Earlier this afternoon, you arrived in an unfamiliar city. Now you want to get out and do some exploring. Where’s an art gallery? A bookstore? A coffee shop?
On a display board at a bus stop, you find a map of the city with points of interest marked. With a little effort you find an interesting-sounding gallery and see that it’s eight blocks west.
The map in front of you describes physical space. Wouldn’t it be nice if the map answered one more question: How long will it take me to get there?
You’re looking to take a trip, not just through space, but through space and time.
You need a time map. Peter Liu, whose company is called Mapbox, is working to design one for you.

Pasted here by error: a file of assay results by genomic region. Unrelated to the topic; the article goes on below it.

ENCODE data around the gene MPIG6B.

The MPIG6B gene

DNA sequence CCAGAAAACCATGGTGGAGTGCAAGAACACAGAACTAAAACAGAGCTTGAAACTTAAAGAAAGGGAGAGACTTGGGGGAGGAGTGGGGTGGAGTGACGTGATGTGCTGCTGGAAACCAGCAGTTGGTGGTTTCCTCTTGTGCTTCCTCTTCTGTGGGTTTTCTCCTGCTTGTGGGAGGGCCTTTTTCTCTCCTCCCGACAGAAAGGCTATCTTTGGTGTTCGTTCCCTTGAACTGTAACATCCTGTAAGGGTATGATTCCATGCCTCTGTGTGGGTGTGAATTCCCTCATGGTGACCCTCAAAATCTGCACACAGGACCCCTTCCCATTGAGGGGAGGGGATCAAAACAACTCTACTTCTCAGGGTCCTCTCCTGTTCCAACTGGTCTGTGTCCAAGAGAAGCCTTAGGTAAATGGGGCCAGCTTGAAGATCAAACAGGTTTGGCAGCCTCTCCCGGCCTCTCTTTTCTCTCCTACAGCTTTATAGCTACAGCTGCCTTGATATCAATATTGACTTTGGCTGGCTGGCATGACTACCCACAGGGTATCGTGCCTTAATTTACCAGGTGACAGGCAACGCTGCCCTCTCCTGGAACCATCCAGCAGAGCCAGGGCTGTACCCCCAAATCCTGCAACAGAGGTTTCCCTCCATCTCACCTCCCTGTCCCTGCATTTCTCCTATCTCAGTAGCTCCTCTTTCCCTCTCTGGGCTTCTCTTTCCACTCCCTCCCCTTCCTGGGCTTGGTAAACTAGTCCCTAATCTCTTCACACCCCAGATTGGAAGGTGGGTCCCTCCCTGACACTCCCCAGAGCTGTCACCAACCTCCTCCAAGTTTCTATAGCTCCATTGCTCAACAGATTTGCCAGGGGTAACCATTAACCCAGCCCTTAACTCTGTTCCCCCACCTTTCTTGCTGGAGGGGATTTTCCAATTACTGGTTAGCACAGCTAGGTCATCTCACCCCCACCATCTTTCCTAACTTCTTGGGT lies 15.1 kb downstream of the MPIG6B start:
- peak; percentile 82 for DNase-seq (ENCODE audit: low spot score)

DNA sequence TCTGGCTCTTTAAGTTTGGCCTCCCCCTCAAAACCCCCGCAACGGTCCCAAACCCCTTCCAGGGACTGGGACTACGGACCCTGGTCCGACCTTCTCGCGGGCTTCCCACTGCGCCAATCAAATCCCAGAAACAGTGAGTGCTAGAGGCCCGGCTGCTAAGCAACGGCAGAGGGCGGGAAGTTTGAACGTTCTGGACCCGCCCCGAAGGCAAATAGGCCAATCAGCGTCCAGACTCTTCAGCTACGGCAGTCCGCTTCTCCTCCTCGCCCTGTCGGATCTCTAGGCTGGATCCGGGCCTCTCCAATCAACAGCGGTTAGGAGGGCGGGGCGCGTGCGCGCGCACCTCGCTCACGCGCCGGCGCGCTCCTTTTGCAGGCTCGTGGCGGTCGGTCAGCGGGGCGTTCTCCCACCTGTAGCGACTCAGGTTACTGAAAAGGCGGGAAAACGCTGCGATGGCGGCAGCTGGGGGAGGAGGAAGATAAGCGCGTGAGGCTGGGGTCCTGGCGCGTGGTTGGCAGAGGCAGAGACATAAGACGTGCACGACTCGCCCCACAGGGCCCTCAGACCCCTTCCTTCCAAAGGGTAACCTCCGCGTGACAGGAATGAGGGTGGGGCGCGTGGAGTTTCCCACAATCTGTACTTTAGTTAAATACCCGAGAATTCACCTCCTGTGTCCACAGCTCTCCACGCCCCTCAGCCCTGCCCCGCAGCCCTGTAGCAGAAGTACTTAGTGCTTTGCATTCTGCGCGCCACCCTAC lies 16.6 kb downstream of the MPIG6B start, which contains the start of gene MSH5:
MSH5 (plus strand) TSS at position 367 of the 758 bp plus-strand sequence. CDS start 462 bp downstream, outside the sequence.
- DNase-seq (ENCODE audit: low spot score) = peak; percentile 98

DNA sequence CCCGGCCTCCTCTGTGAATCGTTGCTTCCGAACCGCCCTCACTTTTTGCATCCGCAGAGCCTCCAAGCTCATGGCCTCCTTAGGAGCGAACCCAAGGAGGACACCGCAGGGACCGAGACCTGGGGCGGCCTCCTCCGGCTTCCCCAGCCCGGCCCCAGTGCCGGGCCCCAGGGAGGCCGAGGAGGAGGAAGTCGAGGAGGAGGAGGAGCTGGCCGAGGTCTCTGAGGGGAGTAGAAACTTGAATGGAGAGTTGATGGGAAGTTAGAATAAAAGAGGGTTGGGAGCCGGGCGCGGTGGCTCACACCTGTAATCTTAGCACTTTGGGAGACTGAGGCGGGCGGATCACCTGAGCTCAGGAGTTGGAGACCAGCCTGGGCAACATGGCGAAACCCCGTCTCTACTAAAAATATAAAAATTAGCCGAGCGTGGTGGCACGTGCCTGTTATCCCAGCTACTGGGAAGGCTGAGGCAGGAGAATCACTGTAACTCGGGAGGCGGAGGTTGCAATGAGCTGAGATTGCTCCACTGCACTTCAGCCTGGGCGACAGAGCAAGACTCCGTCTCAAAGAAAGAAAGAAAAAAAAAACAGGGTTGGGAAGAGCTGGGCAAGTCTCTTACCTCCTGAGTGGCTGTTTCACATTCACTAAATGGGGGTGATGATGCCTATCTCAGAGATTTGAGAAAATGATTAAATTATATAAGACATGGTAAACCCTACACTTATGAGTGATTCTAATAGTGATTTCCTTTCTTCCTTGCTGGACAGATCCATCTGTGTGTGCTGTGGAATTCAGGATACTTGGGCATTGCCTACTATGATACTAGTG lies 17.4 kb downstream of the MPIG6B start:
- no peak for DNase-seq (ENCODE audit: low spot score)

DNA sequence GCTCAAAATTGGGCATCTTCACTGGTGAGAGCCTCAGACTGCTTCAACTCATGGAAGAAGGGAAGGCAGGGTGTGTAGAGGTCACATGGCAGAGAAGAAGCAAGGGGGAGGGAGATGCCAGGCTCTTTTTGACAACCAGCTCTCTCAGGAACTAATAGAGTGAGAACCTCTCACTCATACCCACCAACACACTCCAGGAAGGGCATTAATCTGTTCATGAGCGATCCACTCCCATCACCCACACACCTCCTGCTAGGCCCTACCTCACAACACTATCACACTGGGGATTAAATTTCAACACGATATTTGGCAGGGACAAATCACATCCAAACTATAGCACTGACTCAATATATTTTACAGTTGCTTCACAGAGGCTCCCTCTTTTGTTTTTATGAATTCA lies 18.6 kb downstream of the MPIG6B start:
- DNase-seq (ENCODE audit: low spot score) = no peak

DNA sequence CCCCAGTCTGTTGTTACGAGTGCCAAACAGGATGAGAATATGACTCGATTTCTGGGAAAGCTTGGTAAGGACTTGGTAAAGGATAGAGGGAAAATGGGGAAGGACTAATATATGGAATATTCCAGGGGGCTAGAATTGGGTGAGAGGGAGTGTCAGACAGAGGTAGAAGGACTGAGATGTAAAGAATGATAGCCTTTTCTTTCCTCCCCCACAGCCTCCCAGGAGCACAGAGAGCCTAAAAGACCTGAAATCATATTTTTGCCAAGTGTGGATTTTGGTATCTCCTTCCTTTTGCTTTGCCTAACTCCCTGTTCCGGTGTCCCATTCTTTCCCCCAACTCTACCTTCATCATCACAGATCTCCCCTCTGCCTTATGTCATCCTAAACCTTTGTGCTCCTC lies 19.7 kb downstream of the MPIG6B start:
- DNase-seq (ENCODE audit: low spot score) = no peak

As Peter points out, time maps aren’t new. He even found one from Melbourne, Australia, that was used a century ago. But today’s software creates lots of new possibilities.
Check out Peter’s time maps for yourself. I especially like the one that changes based on whether you’re walking, riding a bicycle, or driving a car.
Maps are one of my favorite forms of technical communication. Maps have been around for so long, however, that it seems like we already know everything there is to know about making them.
That’s why the time map caught my attention: it’s a new way of looking at something old and familiar.
What do you think? Will we see more time maps in the future? Can they change the way we interact with the world around us?